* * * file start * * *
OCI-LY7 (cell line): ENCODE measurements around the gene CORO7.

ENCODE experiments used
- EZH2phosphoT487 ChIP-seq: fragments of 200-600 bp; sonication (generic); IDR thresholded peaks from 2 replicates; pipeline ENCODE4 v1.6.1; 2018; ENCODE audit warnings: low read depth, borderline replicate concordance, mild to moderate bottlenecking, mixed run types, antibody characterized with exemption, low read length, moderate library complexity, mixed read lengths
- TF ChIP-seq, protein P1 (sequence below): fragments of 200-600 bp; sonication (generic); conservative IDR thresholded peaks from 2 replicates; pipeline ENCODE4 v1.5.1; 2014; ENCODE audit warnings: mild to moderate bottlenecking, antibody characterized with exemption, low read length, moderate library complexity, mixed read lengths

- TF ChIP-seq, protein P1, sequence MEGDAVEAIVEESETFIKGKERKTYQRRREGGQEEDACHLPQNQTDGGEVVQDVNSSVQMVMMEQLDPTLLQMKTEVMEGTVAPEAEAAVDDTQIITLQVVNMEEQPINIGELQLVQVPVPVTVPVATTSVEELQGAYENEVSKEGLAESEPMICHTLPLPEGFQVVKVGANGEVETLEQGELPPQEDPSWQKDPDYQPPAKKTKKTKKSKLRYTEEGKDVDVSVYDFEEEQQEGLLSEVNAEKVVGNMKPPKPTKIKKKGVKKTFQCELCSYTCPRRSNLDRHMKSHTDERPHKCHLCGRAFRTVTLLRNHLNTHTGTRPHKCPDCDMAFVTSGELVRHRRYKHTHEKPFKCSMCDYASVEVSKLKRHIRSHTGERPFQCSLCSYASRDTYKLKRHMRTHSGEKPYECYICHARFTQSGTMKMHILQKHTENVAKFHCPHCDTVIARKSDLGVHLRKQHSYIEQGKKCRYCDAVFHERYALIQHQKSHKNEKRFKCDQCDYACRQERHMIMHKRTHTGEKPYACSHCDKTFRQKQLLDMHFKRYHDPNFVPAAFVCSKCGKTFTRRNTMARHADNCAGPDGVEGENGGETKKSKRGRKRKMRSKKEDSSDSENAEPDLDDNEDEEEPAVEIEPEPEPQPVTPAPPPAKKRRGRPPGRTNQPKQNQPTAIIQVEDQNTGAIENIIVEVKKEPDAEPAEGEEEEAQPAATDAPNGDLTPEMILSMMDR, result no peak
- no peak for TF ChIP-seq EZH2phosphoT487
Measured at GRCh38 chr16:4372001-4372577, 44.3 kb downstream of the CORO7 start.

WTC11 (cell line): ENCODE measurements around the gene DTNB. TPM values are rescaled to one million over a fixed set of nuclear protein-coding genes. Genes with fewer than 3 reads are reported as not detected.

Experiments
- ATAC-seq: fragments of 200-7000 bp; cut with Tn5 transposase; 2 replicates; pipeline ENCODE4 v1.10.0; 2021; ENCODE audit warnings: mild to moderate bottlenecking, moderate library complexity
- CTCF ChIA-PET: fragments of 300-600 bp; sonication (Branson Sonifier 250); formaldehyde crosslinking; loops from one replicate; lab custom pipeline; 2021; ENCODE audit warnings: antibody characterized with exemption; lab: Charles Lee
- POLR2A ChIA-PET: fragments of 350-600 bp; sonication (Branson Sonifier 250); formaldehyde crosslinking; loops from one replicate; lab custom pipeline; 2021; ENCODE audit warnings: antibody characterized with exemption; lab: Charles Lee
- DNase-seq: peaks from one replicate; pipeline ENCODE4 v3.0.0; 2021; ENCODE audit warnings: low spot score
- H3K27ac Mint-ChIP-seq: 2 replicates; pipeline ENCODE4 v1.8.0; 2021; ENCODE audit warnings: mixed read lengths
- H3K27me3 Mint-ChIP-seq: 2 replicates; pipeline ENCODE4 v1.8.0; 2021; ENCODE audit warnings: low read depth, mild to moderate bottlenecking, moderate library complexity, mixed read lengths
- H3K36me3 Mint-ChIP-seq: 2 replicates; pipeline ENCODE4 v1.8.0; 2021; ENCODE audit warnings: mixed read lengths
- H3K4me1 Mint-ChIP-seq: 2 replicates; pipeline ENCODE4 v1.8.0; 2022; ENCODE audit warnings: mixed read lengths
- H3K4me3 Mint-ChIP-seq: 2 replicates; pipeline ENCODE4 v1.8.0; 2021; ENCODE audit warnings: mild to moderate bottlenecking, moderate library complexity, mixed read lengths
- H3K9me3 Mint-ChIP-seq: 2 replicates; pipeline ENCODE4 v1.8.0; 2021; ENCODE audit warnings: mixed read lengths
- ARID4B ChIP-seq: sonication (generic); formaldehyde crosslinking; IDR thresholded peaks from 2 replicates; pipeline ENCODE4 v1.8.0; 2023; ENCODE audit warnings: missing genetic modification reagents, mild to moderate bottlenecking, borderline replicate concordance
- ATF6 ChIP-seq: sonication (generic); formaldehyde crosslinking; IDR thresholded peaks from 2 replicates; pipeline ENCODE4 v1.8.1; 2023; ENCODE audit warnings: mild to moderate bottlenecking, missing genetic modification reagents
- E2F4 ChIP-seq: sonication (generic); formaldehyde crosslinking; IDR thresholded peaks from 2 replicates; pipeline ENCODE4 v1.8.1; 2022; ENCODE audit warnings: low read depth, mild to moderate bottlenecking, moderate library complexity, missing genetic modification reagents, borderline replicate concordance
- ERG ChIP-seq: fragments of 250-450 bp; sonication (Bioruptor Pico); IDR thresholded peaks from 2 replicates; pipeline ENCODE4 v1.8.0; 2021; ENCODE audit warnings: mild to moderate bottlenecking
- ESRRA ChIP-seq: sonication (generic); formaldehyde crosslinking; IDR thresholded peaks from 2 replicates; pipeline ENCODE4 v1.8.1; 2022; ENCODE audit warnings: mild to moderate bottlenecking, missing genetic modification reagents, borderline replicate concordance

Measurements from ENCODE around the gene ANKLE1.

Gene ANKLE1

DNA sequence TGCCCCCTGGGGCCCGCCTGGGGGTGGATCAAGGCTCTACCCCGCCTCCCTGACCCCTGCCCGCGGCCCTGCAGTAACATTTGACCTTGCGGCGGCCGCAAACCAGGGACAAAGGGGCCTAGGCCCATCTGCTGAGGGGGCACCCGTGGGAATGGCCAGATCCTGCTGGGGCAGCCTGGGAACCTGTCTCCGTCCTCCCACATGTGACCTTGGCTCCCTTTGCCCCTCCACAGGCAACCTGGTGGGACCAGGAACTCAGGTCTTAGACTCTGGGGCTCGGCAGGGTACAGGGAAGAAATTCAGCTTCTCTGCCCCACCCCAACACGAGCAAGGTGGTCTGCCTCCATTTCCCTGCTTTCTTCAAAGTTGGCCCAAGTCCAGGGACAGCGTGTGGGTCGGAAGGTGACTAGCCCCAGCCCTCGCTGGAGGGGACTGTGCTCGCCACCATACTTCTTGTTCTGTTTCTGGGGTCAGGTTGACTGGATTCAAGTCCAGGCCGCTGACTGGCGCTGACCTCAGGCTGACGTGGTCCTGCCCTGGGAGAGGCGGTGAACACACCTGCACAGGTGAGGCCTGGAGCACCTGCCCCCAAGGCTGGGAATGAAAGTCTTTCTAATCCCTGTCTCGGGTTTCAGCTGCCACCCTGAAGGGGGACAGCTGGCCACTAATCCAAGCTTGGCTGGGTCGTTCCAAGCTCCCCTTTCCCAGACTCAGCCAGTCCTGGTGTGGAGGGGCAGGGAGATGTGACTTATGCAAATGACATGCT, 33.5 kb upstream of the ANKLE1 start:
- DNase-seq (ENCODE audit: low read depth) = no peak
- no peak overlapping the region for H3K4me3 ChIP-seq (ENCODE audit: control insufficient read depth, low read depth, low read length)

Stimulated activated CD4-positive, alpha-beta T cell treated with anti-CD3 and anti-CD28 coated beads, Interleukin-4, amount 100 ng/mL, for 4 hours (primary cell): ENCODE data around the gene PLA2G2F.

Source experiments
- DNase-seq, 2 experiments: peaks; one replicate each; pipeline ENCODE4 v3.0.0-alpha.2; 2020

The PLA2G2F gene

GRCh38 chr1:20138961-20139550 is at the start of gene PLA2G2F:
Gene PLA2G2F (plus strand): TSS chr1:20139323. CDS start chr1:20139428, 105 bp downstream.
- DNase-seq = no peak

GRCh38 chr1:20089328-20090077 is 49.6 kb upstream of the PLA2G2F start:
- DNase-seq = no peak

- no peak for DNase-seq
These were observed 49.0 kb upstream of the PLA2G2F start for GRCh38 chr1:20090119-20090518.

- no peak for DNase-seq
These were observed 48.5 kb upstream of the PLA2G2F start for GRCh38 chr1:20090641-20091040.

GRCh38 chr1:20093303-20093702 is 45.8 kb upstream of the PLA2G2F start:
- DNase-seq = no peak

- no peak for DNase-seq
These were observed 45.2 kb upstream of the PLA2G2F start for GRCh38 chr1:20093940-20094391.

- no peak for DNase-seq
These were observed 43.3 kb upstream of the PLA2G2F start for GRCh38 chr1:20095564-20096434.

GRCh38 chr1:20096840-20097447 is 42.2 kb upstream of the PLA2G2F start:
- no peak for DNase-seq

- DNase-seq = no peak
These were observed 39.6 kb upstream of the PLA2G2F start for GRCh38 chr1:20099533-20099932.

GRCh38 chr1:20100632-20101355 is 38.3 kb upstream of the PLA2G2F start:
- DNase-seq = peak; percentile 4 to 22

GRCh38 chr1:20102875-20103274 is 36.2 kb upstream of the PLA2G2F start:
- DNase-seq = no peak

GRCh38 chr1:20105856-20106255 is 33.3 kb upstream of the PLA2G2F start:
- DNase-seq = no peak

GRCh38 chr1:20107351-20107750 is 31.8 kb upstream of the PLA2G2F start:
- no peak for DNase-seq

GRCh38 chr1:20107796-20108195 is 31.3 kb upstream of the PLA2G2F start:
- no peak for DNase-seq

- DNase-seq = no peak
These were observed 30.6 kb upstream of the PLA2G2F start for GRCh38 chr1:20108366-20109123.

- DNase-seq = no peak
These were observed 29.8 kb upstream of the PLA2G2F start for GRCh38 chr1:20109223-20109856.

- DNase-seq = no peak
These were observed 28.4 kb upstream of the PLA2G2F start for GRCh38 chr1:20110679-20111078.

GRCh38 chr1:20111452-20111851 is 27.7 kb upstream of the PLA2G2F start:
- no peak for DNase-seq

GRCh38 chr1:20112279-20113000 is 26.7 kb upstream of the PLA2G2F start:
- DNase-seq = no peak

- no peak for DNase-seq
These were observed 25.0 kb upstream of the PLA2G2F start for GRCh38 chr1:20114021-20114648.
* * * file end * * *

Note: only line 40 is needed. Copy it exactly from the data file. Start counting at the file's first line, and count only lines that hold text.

These were observed 49.0 kb upstream of the PLA2G2F start for GRCh38 chr1:20090119-20090518.